Whether it’s because you hate to write or are simply too busy running your business, you’ve decided to outsource your content creation. You feel a huge sense of relief, right?

Sure…until you realize that outsourcing content creation opens up what we here in the South call “a whole ‘nother” set of challenges. That’s why so many small businesses procrastinate even more after the outsourcing decision is made: They don’t know how to go about it.

This post will walk you through it. From my experience on the content creation side, I think these are the most important things to know:

Be smart about finding the right freelancer.

There are lots of places to find fantastic freelancers. Start by asking the people in your network for recommendations.

LinkedIn is also a popular source for finding writers, as is Copyblogger’s list of Certified Content Marketers (Self-interest alert: as a Certified Content Marketer, I’m on this list.) Writers with a Copyblogger certification have completed some extremely solid training. And just doing the coursework isn’t enough to get certified: The next hurdle is a thorough review of your content to make sure you can apply what you’ve learned.

Once you’ve identified a few candidates, it’s time to vet them. The key here is to focus on questions that provide information that actually matters.

In all honesty, some of the most common questions recommended for vetting freelancers are absolute BS. Knowing who my favorite blogger is will in no way help you decide if I’m a good match for you and your business. In fact, the best writers have their fingers in all sorts of different pies so they can keep up with the latest developments. They cast a wide net and go deep as needed. Click here for more information on which interview questions actually tell you something useful — and which don’t.

Complete a thorough content brief.

Not only does completing a content brief help you clarify what you want your writer to deliver, it’s a critical piece in the writer’s ability to deliver it. A good content brief does a lot more than tell the writer to bake a loaf of bread: It specifies wheat or rye, baguette or boule, etc.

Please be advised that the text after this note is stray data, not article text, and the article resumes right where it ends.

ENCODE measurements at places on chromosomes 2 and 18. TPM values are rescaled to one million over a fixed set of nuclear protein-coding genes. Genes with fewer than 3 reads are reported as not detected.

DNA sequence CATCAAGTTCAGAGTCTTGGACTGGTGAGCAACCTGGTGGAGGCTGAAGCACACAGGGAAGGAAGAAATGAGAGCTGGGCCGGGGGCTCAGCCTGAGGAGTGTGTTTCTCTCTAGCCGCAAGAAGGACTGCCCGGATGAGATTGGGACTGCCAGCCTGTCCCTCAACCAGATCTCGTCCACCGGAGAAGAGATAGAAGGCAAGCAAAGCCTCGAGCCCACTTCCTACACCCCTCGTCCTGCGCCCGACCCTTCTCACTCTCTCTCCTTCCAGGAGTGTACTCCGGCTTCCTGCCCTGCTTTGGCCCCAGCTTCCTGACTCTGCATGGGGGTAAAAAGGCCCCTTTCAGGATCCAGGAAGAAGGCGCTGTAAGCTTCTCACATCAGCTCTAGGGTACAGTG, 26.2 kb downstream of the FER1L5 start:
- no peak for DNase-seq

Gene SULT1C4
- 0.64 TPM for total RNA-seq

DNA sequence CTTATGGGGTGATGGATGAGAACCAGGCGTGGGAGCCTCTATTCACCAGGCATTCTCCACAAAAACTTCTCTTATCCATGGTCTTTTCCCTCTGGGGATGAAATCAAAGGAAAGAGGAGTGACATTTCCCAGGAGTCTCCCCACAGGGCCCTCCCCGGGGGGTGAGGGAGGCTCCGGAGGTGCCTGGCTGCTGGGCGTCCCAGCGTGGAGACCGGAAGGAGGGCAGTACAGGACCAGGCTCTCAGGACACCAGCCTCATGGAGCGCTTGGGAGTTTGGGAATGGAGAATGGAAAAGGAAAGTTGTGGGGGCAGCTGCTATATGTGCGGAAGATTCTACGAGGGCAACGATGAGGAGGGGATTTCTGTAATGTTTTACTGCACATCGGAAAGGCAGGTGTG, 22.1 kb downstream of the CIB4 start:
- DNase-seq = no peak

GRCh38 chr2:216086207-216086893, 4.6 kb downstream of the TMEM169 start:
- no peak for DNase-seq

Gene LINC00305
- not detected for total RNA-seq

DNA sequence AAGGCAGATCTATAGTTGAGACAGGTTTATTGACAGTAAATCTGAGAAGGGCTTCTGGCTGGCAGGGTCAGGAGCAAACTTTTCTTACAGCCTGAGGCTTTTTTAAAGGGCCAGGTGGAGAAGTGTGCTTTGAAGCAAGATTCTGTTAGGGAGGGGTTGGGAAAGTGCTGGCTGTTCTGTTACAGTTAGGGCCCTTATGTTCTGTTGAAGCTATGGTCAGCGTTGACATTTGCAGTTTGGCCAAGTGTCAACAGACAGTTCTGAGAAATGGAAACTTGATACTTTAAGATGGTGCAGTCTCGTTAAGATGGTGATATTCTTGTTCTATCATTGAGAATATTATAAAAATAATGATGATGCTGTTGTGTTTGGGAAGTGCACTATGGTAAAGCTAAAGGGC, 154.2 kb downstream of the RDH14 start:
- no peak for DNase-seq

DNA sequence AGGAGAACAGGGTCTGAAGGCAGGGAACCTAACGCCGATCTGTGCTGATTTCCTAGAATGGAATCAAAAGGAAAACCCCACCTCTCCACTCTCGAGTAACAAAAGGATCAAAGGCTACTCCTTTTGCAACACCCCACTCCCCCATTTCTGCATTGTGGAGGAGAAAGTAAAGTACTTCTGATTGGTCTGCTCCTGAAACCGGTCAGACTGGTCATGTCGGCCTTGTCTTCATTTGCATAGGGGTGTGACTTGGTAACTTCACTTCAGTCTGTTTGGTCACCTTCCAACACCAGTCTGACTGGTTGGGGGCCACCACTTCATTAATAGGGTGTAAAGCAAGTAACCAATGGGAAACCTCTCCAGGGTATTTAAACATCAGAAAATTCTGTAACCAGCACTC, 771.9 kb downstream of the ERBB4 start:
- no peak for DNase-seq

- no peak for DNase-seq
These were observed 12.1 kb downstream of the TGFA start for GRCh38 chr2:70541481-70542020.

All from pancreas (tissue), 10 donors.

The more specific you are about the content you need, the happier you’re going to be with the results.

Get a written work agreement.

Although this doesn’t have to be a formal contract (although that might be a good idea if you’re going to commit to a monthly retainer), it’s smart to have something to refer to in case problems crop up. Most professional writers will ask for a work agreement; if not, you can initiate it yourself. The content brief can serve as the foundation of the agreement, but there are a few other things it should cover, as well:

  • Payment structure: Will you be paying the writer by the word, by the hour, by the project, or by retainer?
  • Payment timing: Does the writer require a downpayment before beginning work? If so, how much is it? How long after the writer submits a final version of the content is payment due?
  • Additional services: Will the writer also be responsible for things like keyword research, social promotion, etc.? If so, is that included in the base fee, or is that extra?
  • Revisions: This one is extremely important. A lot of writers limit clients to one or two rounds of revisions, charging extra for anything beyond that. That’s because some clients aren’t really sure of what they want, so the project parameters change midstream. Limiting the number of revisions helps writers protect themselves against something over which they would otherwise have no control (and which can seriously eat away at your revenue). Other writers, myself included, offer unlimited rounds of “normal” revisions but do charge extra for revisions that are requested because of a change in direction. Basically, if I don’t deliver what you asked for, it’s on me. If you change your mind about what you want, it’s on you.